As an Afghan girl, growing up in America has had its difficulties. Trying to balance where I am from and where I live required courage, and I did not have that at the age of ten. Unfortunately I dealt with what is called “ethnic shaming” and to tell you the truth it was not dandy.
The problems began when I started school, even at the early age of six. I remember it was Eid one summer, a celebration generally conducted by Muslims after the holy month of Ramadan. Eid is a celebration everyone was looking forward to, especially the kids. We would always get new clothes, gifts and eat yummy treats we never ate the rest of the year. Nevertheless, during this celebration everyone would henna their hands. Henna is a type of dye that we used as temporary body art. I remember being so excited to apply henna on my hands, not knowing the fatal events that would occur the next day at school.
The next day arrived and as you would imagine, all the kids at school looked at me in an odd manner. They would point at my hands and laugh, as if there was some sort of specimen crawling on it. What is that? Why does it smell so funky? They would add. Remarks like this made me very insecure.
Several other events occurred as well. I remember it was cultural day at school, a day to celebrate our roots. I was not too excited about this day in particular but my mom decided it is the perfect time to wear my traditional Afghan clothes. I could not say no to her so I slipped into the clothes and wished for the day to end as soon as possible. I arrived at school seeing everyone dressed up. Kids came up to me and touched my coin necklace and stared at the mirrored embellishments on my dress. They gazed at my scarf that was subtly put on my head. I already knew they were uncomfortable, uncomfortable because they could not recognize my heritage. Was I some tribal girl? Was I dressed as a gypsy? The question mark on their face made me want to leave immediately.
Awkward events like this continued throughout my life. Sometimes I was bullied, sometimes I was ignored and sometimes I was even accused of being the extreme.Unfortunately I had grown up after the events of 9/11 where people just assumed that if you have brown skin, an unpronounceable name and roots from the Middle East, then you must be a terrorist. Growing up in an environment where I was wrongly accused and shamed for who I am was extremely tough. I would often wonder to myself, why can’t people accept me for who I am? Why do they have to treat me so differently? Why do I have to be ashamed of my background?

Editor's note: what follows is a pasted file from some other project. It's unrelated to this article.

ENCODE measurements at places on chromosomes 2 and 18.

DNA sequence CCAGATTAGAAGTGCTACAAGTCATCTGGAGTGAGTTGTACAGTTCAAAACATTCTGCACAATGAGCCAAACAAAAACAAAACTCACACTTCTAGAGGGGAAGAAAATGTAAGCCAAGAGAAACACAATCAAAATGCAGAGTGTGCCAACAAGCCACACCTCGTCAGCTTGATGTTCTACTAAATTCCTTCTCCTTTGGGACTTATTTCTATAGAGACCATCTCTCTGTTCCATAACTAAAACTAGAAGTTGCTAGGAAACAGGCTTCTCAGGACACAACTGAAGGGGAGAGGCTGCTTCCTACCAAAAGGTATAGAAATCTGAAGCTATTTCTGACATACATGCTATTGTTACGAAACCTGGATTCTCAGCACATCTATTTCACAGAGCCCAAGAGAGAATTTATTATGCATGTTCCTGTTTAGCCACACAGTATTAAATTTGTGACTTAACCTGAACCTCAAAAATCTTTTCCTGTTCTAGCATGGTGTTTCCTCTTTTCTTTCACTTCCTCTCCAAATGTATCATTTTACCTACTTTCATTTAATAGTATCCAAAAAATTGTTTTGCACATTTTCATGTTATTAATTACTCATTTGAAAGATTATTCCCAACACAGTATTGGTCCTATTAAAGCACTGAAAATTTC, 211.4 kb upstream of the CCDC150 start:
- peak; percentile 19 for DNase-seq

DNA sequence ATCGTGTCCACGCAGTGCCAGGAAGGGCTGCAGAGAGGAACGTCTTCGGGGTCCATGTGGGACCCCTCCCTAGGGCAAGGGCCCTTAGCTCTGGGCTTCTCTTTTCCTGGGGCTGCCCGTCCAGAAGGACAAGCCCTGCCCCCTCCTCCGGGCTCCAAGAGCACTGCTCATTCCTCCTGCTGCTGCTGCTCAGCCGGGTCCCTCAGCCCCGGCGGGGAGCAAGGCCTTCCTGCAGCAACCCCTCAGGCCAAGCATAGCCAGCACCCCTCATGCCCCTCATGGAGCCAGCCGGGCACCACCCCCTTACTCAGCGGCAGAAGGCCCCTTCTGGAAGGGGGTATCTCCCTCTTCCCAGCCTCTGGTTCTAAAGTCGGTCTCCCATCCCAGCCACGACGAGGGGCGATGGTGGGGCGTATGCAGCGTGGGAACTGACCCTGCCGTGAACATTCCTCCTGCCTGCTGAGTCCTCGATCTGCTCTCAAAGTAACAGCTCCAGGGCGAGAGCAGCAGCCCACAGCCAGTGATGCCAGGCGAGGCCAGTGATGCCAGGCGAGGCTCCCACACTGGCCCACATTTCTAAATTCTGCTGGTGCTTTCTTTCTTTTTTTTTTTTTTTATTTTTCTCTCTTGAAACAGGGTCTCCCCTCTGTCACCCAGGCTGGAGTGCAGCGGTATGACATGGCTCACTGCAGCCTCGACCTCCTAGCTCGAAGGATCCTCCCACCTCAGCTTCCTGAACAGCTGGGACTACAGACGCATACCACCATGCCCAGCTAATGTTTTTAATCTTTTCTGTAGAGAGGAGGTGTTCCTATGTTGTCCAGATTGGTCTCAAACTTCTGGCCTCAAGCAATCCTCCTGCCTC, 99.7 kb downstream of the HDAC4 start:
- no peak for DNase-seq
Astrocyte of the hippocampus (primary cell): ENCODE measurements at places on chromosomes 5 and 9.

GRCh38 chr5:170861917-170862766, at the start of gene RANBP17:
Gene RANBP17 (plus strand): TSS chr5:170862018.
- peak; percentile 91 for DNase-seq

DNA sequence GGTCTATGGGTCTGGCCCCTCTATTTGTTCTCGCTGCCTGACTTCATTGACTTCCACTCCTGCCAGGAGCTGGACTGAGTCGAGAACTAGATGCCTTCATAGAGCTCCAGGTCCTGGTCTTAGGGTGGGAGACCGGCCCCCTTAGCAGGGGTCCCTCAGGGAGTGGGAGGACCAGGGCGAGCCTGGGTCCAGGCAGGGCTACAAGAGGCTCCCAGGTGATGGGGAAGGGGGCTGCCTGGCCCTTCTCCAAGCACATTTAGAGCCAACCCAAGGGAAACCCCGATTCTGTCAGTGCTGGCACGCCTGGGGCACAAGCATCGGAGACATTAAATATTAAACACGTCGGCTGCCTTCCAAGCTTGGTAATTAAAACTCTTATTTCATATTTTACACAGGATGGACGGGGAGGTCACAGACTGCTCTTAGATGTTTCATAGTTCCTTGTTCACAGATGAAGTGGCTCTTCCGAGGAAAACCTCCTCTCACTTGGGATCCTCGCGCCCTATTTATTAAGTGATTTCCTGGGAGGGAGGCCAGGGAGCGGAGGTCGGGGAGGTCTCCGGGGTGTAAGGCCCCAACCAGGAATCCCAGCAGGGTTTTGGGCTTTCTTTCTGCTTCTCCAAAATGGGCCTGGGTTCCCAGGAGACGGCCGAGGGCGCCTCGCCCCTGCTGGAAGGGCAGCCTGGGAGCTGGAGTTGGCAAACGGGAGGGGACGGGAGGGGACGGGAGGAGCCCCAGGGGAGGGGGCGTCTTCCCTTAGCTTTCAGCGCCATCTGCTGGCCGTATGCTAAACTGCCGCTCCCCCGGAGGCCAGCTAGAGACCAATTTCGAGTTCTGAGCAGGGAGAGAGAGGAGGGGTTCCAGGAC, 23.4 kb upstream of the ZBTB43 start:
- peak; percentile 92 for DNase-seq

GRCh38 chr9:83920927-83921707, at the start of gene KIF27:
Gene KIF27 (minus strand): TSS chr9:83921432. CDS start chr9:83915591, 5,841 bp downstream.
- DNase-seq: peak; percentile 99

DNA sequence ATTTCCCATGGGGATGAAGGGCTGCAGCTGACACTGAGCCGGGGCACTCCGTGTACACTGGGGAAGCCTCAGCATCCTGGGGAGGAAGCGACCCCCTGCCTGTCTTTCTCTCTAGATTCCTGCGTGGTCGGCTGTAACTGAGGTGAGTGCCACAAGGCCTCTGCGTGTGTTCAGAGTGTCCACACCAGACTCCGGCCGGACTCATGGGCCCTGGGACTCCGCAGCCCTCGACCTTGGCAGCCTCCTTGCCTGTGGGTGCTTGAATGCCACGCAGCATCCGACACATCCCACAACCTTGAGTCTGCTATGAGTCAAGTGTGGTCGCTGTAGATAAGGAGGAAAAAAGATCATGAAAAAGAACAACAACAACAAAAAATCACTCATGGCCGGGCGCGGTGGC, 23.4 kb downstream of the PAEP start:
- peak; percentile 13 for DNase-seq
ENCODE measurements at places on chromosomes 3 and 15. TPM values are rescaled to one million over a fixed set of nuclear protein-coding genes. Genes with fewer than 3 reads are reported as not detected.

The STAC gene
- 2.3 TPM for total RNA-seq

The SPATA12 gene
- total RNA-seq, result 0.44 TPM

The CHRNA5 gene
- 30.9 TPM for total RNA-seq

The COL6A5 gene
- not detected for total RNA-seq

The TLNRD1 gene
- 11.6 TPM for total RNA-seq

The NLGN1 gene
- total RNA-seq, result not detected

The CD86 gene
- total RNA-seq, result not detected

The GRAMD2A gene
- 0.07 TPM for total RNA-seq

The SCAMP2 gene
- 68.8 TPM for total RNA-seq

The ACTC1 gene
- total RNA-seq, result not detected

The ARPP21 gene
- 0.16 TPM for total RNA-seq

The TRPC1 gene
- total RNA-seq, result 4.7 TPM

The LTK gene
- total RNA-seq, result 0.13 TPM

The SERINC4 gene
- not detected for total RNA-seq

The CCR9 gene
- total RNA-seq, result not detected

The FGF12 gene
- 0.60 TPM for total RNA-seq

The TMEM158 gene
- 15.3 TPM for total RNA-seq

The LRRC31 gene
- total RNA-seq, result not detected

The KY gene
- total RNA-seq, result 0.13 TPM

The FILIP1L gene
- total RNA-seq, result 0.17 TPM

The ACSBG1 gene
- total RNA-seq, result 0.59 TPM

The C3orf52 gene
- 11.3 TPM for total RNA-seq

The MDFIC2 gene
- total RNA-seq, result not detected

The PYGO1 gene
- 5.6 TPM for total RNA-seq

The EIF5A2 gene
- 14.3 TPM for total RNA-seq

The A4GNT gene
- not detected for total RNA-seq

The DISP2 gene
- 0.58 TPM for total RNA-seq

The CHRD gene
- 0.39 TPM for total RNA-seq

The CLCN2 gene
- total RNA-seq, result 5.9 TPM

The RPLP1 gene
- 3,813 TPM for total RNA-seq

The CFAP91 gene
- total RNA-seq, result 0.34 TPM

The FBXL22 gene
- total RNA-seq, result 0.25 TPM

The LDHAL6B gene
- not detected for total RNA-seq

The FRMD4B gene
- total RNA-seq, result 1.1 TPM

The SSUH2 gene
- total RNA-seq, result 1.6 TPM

Days, months and years passed, with this, American society had also grown. Bullying and teasing from my fellow classmates had decreased a lot as I got older. Society seemed to have gotten much more culturally aware and international, finally I felt as though I could fit in.
Now at the age of nineteen, these issues are all behind me. I learned to love myself and my background because it is the one thing that makes me unique. I learned to look at the brighter side and use my ethnicity as a tool that would help me rise rather than a burden that would weighing me down.
After all, nobody should be ashamed of where they come from because it is a part of their identity, part of their soul. In addition, to anyone else who is juggling between two identities or cultures, know that it is possible to create a beautiful balance. If you have ever been targeted because of your background or ethnicity, please share your story.
(Nargues is originally from Afghanistan and her story was published as part of Sharing not Shaming campaign by SAFIGI Outreach Foundation Ltd, a not for profit organization based in Zambia with a vision to raise a generation where girls are empowered, equipped and fulfilled in every aspect of their life, for the development of the entire world. To know more about SAFIGI’s goals and activities, visit http://www.safetyfirstforgirls.org )